Wesley Canada approaches commissions the same way any artist would. First, she asks questions: “What do you want? How big? Which colors?” Then, she spends hours sketching a design. Finally, she reveals her artwork to the client. However, this is where the process takes a different turn. Canada is a tattoo artist. Her art installations last forever.
While getting inked may give some the jitters, others jump at the opportunity; Canada is booked solid through next spring. The owner of Sacred Soul Collective—the largest studio of its kind in Oklahoma—tells us about her business and this unexpected realm of the art world.
In school, they teach you how to make things out of anything—glass, ceramics, painting, sculpture, all of it. I was like, “Well, this is just one more medium; it can’t be that different.” Once I did my first tattoo, some light went on inside of me. It was like a spark that I hadn’t felt in a really long time, so I knew this is what I wanted to do. I think it’s really cool, too, that our bodies have curves and motion. It’s not like a flat piece of paper.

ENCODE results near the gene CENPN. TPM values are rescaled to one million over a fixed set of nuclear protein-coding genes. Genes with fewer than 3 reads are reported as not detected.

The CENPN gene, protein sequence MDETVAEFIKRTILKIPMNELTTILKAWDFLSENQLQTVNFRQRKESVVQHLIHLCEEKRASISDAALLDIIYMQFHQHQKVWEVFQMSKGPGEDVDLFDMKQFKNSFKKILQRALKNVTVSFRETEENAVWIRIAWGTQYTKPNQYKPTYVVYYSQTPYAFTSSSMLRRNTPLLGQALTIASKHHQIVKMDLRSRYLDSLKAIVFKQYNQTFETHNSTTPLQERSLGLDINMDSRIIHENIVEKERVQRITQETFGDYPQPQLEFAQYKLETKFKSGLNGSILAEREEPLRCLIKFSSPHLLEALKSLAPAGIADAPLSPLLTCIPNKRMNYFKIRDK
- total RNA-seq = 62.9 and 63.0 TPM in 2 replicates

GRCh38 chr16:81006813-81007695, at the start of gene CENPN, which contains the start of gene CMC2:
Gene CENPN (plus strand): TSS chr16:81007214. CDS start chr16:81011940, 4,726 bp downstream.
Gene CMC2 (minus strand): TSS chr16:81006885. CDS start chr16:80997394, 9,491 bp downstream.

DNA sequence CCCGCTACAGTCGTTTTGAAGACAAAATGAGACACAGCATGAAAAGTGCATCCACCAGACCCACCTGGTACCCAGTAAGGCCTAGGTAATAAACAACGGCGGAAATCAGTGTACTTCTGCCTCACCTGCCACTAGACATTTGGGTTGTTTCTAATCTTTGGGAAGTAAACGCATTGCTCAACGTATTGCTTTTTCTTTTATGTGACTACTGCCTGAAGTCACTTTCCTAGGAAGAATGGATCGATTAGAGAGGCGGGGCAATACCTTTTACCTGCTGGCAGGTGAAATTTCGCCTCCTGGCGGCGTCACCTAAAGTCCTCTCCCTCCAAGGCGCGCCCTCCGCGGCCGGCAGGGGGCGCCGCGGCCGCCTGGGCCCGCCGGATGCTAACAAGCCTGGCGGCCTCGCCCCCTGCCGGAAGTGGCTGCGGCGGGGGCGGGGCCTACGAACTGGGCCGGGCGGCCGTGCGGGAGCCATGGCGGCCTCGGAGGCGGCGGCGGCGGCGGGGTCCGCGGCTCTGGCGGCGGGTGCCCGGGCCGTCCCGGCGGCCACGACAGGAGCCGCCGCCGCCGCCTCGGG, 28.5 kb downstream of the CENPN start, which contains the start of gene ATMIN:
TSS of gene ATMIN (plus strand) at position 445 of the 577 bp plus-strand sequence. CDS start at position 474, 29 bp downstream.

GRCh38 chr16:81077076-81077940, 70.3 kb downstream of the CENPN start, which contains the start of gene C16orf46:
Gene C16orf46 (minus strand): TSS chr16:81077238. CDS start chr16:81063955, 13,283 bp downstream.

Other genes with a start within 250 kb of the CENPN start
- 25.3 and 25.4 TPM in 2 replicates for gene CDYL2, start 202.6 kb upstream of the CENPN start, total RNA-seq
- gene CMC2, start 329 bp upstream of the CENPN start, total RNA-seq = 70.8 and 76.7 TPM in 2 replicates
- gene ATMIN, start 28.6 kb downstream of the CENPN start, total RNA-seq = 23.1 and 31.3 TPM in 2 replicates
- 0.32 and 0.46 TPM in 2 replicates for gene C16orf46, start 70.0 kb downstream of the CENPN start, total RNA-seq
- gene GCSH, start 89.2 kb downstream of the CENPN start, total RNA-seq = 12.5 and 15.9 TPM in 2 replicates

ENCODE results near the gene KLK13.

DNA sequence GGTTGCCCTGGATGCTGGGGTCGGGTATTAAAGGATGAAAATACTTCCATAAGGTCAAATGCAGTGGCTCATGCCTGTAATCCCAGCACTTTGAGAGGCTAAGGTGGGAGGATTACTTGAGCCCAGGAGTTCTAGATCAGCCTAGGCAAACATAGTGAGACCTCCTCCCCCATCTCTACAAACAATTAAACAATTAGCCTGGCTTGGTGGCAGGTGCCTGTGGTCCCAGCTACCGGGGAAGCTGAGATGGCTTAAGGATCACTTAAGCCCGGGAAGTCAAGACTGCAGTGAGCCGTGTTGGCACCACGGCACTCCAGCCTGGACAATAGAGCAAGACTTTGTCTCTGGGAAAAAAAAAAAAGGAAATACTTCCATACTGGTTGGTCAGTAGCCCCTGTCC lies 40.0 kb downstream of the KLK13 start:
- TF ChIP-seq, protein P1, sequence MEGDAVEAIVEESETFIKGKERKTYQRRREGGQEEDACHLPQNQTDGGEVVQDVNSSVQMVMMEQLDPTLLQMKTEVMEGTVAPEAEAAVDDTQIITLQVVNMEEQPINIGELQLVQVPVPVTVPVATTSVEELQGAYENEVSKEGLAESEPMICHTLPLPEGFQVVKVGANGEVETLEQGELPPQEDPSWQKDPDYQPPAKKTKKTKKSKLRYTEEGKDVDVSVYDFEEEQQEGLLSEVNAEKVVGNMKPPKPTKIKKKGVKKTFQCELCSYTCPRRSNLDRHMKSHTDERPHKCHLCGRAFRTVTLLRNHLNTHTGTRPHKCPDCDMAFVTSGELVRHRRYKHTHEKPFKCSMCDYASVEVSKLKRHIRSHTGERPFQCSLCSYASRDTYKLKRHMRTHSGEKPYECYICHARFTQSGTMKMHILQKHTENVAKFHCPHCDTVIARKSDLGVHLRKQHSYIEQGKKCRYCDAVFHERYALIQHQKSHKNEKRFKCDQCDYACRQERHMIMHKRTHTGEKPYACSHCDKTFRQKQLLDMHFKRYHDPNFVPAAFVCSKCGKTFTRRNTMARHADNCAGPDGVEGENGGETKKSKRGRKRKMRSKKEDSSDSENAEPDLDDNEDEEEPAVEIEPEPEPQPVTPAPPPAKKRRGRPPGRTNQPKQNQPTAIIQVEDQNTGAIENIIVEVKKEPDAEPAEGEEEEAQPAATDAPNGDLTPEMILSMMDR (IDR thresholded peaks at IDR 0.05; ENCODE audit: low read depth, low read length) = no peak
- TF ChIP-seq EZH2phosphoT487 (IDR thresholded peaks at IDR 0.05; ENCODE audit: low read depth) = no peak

You are skilled in drawing nature-inspired images. Why is that?
If I could just do that forever and never try anything else, I would be happy. I love being in nature. That’s my happy place. I like the mountains. I like the forest. I like to hike. It just comes out of me—thoughtless, almost, and meditative—if I’m doing nature artwork.
Is it challenging to be creative while also navigating a client’s desires?
Honestly, as an artist, I’ve always struggled with conceptualizing what to draw. If I’m stuck by myself, alone in a room with no inspiration, I have a hard time creating things. But if I have a little bit of input, then [boom], it explodes.
What is different about Sacred Soul Collective, compared to other shops?
Our particular industry, tattoos, can be very male-dominated and rough around the edges. It’s an intimidating process, and a lot of shops are intimidating, as well. You walk in, and it’s screamo music, all black and red, and harsh. I tried to make this space as opposite as I could—soft, inviting, and feminine, like us.
Your tattoos tell your stories. One is how you became sober 10 years ago, the same time you began tattooing. Are these life events connected?
My life kind of started 10 years ago, like from nothing. So many opportunities fell into place at the right time, which made me feel like I was doing what I was meant to be doing. It kept me on track, and things kept building and building. I looked around and thought, “I just have too much to lose; I’m never going to go back to that.” It was a really hard thing to go through … but I feel like I had to go through that to learn how to become the person I am today.